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Product Catalog

    - CA6100 CO Alarm

    - CA6150 CO Alarm

    - CD8110 CO Detector

    - CD8180 CO Detector

    - LL6070 CO Monitor

Brochures/User Manuals

About Carbon Monoxide

    - Nat'l Institute of Health

    - Nat'l Library of Medicine

    - Environment Protection Agency

    - University of California, Los Angeles

    - Rutgers University

    - Dept. of Housing and Urban Dev.

    - Product Review

    - Protect Workers from CO

    - New York State Plan

    - Industry CO Standards

    - OSHA Guideline

    - 10-Year CO Detectors

    - Non-Removable Batteries

    - How To Test CO Detector

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About Carbon Monoxide

  National Institute of Health:
Sources, Symptoms and Prevention of Carbon Monoxide Poisoning

National Library of Medicine:
Exposure to Long-Term Low CO Levels Can Cause Heart Disease and Damage to the Nervous System

Environmental Protection Agency (EPA):
Exposure to Low Levels of CO Can Cause Long-Term Health Damage, Even After CO Source is Removed

University of California, Los Angeles (UCLA):
Chronic Exposure to Low CO Levels During Pregnancy May Cause Permanent Impairment to Unborn Children

Rutgers University:
Inhalation of Low CO Levels Over a Long Time Can Cause Carbon Monoxide Poisoning and Permanent Brain Injury

U.S. Department of Housing and Urban Development (HUD):
Repeated Long-Term Exposure to Low CO Concentrations Can Result in Serious Health Effects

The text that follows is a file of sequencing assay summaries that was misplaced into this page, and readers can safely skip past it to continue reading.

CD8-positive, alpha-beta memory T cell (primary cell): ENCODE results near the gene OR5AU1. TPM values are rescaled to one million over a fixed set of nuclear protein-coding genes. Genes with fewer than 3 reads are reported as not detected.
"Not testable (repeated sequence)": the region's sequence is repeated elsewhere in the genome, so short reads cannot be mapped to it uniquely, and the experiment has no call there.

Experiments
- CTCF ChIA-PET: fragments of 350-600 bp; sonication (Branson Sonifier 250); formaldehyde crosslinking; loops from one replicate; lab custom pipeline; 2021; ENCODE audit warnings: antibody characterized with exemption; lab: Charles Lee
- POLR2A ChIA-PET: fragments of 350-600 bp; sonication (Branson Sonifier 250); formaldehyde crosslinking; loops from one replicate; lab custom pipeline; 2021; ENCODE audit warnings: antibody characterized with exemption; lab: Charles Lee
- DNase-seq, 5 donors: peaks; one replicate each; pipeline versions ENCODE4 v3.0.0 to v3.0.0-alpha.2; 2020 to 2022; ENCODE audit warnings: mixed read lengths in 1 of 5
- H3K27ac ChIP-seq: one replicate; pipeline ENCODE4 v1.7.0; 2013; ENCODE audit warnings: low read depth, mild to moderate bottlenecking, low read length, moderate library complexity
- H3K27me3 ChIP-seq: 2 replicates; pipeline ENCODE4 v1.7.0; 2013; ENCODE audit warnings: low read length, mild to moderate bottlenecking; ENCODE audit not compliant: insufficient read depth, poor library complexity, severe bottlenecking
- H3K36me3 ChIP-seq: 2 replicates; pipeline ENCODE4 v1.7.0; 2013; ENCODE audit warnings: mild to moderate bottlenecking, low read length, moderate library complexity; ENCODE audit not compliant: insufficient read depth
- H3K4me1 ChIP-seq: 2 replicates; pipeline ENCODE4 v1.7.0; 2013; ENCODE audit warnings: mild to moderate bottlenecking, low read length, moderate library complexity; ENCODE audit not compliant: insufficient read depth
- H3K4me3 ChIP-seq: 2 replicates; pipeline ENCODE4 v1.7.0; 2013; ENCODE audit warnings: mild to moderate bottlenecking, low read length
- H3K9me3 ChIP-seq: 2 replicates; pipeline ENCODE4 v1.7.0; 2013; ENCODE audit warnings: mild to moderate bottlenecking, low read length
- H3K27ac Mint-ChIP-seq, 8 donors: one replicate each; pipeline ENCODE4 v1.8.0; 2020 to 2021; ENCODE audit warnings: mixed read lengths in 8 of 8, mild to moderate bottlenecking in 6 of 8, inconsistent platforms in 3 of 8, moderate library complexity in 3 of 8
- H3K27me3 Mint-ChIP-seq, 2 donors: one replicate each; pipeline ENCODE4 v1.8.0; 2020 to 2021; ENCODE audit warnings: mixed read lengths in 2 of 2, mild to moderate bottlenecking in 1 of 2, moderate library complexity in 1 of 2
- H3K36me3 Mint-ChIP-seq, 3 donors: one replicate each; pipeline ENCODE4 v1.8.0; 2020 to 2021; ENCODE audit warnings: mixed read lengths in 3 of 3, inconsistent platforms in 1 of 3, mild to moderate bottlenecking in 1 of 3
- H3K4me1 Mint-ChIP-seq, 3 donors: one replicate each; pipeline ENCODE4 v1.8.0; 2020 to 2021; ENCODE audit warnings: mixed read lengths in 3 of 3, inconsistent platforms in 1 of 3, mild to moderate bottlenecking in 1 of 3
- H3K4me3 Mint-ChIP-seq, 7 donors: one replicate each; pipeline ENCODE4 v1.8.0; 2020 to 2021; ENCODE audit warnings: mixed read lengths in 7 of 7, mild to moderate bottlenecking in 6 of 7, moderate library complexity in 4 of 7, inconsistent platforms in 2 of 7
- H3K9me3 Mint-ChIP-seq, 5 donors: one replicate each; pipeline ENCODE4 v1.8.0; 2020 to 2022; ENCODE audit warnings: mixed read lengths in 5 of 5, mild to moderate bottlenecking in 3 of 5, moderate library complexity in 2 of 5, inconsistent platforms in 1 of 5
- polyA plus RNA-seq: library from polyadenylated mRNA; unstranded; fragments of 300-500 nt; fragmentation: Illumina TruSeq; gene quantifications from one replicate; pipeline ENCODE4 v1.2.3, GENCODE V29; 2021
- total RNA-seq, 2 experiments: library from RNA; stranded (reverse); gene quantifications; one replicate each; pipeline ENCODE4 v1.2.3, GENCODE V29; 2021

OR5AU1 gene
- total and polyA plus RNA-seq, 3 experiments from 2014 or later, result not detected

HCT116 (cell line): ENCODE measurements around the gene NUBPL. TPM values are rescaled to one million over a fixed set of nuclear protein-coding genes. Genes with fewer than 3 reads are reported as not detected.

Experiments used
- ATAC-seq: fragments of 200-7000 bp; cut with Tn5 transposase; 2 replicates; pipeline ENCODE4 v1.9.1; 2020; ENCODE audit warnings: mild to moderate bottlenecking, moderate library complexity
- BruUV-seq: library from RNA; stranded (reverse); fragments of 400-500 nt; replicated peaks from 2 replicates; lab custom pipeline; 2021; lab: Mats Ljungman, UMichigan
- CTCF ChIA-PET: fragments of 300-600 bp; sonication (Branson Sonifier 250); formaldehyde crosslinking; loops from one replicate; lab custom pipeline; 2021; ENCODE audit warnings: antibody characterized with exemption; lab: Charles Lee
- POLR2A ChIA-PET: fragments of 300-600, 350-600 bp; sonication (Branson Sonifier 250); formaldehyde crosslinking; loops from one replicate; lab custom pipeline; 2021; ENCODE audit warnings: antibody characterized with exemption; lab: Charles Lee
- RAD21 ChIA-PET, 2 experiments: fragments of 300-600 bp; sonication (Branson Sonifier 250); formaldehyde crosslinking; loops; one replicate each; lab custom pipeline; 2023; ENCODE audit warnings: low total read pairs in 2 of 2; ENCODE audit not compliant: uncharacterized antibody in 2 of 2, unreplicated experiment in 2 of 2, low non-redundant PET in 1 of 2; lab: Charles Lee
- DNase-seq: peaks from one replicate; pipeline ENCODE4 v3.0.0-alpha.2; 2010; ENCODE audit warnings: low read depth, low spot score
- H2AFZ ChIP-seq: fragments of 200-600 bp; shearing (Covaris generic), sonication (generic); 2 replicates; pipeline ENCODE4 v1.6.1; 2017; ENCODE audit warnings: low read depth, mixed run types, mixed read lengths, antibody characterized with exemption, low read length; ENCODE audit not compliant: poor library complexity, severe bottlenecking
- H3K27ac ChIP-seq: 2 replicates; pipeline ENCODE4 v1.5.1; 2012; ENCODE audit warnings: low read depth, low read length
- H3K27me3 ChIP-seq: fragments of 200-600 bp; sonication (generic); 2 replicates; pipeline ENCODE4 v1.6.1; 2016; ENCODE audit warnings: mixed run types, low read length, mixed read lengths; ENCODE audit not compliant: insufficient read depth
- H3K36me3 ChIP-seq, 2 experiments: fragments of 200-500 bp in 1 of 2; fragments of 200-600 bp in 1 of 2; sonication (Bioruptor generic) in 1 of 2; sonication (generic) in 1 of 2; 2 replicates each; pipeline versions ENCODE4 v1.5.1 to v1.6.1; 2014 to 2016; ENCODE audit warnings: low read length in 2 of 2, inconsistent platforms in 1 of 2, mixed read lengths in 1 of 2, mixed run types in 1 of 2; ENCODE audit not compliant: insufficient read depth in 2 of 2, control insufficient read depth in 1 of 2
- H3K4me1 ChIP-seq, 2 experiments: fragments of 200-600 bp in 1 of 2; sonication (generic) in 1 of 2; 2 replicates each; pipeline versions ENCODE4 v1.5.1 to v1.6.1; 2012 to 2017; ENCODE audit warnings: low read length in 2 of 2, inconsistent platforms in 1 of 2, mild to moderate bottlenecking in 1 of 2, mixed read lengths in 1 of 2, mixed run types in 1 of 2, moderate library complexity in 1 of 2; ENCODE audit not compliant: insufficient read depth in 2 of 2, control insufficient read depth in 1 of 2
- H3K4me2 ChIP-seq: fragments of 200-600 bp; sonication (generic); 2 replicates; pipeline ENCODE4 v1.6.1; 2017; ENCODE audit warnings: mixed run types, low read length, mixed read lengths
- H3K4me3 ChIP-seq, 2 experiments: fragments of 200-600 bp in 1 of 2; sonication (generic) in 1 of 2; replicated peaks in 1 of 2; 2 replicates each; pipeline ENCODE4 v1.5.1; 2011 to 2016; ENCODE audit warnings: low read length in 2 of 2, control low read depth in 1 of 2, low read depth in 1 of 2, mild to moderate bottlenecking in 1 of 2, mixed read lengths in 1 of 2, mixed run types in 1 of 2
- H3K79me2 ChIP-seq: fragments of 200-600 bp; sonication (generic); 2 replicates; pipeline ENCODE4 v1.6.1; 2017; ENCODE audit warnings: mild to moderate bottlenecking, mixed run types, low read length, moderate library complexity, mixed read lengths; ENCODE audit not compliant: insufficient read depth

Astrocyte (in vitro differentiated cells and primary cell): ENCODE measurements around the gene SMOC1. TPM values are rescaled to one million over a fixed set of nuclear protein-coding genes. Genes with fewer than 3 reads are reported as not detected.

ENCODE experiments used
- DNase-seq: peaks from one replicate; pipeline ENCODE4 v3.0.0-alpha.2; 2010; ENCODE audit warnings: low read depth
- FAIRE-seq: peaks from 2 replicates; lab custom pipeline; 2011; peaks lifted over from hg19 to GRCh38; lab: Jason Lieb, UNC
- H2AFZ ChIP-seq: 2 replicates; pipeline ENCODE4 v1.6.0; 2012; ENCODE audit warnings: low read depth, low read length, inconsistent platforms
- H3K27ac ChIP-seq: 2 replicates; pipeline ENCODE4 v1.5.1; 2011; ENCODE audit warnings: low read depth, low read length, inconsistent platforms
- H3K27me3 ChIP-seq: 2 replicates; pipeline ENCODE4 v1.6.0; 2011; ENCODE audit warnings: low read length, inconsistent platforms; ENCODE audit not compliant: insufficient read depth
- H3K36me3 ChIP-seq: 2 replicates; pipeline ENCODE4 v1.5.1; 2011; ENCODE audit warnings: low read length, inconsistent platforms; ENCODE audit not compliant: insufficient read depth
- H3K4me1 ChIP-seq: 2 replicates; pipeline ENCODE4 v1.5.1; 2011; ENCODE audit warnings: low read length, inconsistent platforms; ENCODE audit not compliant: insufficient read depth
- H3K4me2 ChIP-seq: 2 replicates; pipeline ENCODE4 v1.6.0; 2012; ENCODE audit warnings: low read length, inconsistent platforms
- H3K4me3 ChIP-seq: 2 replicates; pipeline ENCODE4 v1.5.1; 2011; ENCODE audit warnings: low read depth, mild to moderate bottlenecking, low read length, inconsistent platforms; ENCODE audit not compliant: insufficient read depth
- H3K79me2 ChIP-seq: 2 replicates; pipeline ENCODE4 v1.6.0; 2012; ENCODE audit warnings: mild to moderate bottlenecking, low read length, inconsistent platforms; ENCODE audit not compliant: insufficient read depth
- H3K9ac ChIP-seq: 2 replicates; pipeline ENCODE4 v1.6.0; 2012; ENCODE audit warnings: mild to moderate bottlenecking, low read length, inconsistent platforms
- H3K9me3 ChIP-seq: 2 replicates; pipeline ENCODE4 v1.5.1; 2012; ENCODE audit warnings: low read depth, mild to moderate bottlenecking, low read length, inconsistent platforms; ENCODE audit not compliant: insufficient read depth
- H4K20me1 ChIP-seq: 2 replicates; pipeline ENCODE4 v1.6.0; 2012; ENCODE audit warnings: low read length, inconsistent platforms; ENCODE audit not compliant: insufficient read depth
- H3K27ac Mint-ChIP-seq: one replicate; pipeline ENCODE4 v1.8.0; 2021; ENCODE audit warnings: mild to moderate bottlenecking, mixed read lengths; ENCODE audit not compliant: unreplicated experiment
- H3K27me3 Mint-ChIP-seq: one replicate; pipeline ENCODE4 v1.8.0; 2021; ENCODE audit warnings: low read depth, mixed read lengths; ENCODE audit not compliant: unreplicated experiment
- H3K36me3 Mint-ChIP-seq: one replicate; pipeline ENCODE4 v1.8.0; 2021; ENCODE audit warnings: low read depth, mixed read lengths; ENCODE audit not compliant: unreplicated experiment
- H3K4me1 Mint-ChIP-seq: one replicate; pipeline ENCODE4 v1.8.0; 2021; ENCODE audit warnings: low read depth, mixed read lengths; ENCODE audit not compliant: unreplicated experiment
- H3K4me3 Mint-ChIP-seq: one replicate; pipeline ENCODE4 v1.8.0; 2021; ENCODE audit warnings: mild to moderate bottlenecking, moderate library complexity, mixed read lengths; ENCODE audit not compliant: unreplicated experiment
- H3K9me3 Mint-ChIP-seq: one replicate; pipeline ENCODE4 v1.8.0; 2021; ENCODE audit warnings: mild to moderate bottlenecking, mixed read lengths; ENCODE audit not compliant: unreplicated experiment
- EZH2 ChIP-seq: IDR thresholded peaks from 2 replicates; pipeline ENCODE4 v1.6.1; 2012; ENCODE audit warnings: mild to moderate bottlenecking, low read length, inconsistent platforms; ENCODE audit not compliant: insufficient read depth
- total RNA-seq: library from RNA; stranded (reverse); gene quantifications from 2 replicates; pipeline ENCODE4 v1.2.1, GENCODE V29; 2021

Customer Product Review:
The Defender Low Level CO Monitor "Saved My Family"

Protect Employees from Carbon Monoxide Poisoning:
Summary of Workplace CO Safety Standards including New Jersey, New York and OSHA

New York State Workplace Health and Safety Plan:
Defines Which Workplaces OSHA and NY PESH Have Jurisdiction Over

U.S. Commercial and Residential Carbon Monoxide Safety Standards and Exposure Limits:
Table of Workplace CO Exposure Limits and Residential CO Alarm Activation Levels

U.S. Occupational Safety and Health Guideline for Carbon Monoxide:
AmericanConference of Governmental Industrial Hygienists (ACGIH), National Institute for Occupational Safety and Health (NIOSH), and Occupational Safety and Health Administration(OSHA) Carbon Monoxide Exposure Limits in the Workplace

A "10-Year" CO Detector May Not be Powered by Batteries That Will Last Ten Years:
Make Sure That Your CO Detector's Batteries Are Not Excluded From the Warranty

CO Detectors Should Have Non-Removable Lithium Batteries and Secure Mounting:
Millions of Life Saving Devices Have Been Removed and Disabled

How to Properly Test Your CO Detector:
Carbon Monoxide Detector Testing Instructions

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